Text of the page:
The popularity of Buzzfeed quizzes show us how much we love to define ourselves. Whether it’s determining our house from Harry Potter (textbook Ravenclaw here), kindred Disney princess (Anna but I think I’m more of a Belle), or spirit animal (dog wearing sunglasses), the results are supposed to reveal something to us about who we are. These conclusions are based on silly criteria like our preferred condiment, or whether we prefer going out to clubs over staying home to watching Netflix, but it’s fun to embrace it.
One day when I should have been doing something much more productive with my time, I took a bunch of these quizzes, including one that told me what my profession should be. I was thrilled to get the result of ‘writer.’ Now I was legit! Years of blogging, editing, reading at live events, performing at storytelling showcases–none of these gave me the confidence to introduce myself as a writer at dinner parties because I didn’t make my living off of them. And yet, one silly Buzzfeed quiz made me feel OK declaring myself as a writer to the entire internet with the click of hitting a ‘share on Facebook’ button.
The truth of the matter is that we can choose how we define ourselves, paychecks and Buzzfeed be damned. Looking back, I’ve known I was a writer since childhood when I loved to create stories about a cocker spaniel named Huggies (through third grade, my protagonists were always dogs). This passion has always been inside of me, even at times when I procrastinated or pushed it aside for other pursuits like roller derby, relationships, or reality television. I didn’t get a MFA, a business card, or anything else on paper that makes the title of writer official. Instead, I’ve been busy living my life, experiencing things, developing opinions and a worldview, then writing them down. I write almost every day (tweets count, right?), and I share my work, even if most of my readers are my very supportive friends and family. I love it enough to do it for free (though if you know anyone willing to pay, I’m listening). It makes me happiest, and makes me feel the most like me. I don’t need a Buzzfeed quiz to tell me that.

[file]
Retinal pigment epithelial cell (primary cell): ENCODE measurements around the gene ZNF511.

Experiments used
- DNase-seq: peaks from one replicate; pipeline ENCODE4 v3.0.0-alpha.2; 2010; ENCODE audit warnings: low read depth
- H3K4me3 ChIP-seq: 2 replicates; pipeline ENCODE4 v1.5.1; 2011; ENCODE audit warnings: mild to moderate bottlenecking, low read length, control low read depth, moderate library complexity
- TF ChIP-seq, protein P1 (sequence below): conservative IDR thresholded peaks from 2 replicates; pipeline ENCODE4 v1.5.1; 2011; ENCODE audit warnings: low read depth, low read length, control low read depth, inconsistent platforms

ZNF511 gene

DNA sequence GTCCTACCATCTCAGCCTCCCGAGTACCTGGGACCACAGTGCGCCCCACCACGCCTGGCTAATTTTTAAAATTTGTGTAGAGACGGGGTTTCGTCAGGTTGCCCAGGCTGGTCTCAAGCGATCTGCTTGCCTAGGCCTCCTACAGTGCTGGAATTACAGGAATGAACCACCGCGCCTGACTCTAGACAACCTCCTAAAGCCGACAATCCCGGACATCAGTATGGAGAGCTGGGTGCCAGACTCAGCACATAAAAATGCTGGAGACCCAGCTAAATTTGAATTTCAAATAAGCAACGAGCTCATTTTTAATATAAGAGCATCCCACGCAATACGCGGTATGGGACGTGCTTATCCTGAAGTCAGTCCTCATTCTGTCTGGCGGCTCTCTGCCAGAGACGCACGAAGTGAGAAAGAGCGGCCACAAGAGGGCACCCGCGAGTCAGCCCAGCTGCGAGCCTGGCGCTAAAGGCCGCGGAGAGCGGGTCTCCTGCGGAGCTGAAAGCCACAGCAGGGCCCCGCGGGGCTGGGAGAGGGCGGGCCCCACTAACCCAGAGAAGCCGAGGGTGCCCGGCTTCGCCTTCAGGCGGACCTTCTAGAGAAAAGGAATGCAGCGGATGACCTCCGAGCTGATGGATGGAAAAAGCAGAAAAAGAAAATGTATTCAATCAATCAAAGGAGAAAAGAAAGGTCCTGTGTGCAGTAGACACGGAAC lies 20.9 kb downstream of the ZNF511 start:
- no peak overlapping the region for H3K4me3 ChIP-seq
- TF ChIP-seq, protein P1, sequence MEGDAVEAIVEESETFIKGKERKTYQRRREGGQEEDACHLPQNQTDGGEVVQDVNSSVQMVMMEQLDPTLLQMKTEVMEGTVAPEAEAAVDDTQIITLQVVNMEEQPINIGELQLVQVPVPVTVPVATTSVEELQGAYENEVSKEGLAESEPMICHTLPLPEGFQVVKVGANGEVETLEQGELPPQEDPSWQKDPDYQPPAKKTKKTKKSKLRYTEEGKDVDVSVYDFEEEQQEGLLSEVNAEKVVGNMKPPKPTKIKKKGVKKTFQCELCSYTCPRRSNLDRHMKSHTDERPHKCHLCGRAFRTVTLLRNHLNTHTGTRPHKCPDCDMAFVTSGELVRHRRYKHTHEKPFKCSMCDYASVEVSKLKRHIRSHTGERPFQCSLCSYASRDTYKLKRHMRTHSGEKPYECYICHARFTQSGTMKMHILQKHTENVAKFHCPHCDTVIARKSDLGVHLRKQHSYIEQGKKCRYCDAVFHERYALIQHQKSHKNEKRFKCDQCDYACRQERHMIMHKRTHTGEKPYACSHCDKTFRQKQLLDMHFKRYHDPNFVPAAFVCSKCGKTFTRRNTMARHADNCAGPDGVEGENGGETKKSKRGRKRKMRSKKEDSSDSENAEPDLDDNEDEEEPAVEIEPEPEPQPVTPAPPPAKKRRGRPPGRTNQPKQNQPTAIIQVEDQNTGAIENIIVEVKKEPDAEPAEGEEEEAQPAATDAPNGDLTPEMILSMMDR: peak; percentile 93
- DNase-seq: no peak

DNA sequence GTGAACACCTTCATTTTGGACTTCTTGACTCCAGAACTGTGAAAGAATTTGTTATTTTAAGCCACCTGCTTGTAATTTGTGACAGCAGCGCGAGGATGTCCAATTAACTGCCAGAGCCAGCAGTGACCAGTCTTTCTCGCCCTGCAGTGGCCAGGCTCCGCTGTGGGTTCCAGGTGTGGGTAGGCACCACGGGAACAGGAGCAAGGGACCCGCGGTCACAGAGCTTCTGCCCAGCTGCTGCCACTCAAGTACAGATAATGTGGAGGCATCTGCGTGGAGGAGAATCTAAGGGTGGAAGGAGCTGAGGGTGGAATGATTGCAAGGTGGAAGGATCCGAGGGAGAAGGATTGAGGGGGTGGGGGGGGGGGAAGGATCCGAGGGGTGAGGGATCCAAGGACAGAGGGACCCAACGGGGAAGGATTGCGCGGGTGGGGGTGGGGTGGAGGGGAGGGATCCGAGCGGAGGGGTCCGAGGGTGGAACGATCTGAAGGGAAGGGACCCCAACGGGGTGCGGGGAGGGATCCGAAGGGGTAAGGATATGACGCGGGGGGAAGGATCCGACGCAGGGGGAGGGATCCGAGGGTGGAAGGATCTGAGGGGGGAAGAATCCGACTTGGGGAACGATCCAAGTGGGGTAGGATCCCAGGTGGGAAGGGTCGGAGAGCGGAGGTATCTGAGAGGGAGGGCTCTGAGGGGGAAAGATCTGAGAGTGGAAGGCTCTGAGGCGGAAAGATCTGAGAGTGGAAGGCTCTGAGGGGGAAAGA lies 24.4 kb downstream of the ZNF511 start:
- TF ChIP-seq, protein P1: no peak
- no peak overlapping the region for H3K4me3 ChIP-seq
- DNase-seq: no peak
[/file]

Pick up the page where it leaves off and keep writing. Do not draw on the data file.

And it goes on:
For people pursing a creative passion, it can be intimidating to define ourselves by our art when we still rely heavily or solely on a day job to support ourselves. We suffer from imposter syndrome, worried that anytime we call ourselves a writer, an artist, an actor, someone will demand a list of credits, a string of gallery names, an IMDB page. We worry that our talent isn’t there, that hard work isn’t enough. If only we could all have the confidence of creative genius Kanye West when it comes to our own art.
In the past few years, I’ve become more assured in calling myself a writer, at least enough to put it in my Twitter bio (along with “Bloody Mary enthusiast” which might as well be my honorary degree). I’ve put in the time — agonizing hours spent over a laptop trying to slog through whatever goal I’d set for myself that night (“must write 800 words before checking on Neko Atsume cats again”). The support of my fellow members of Drinkers with Writing Problems has made the biggest difference. We do things our own way. We don’t have fancy MFAs from prestigious schools, but we’ve steadily gained over 8,500 subscribers to our blog. We call ourselves rogue ink slingers and barstool bards, we self publish, we talk each other through the self-doubt and applaud each other’s accomplishments. And now, we’re putting on a show.
I’ve done my best to let go of all of the arbitrary rules or definitions, to start listening to my inner dog wearing sunglasses and just go with it. I’m choosing how I define myself.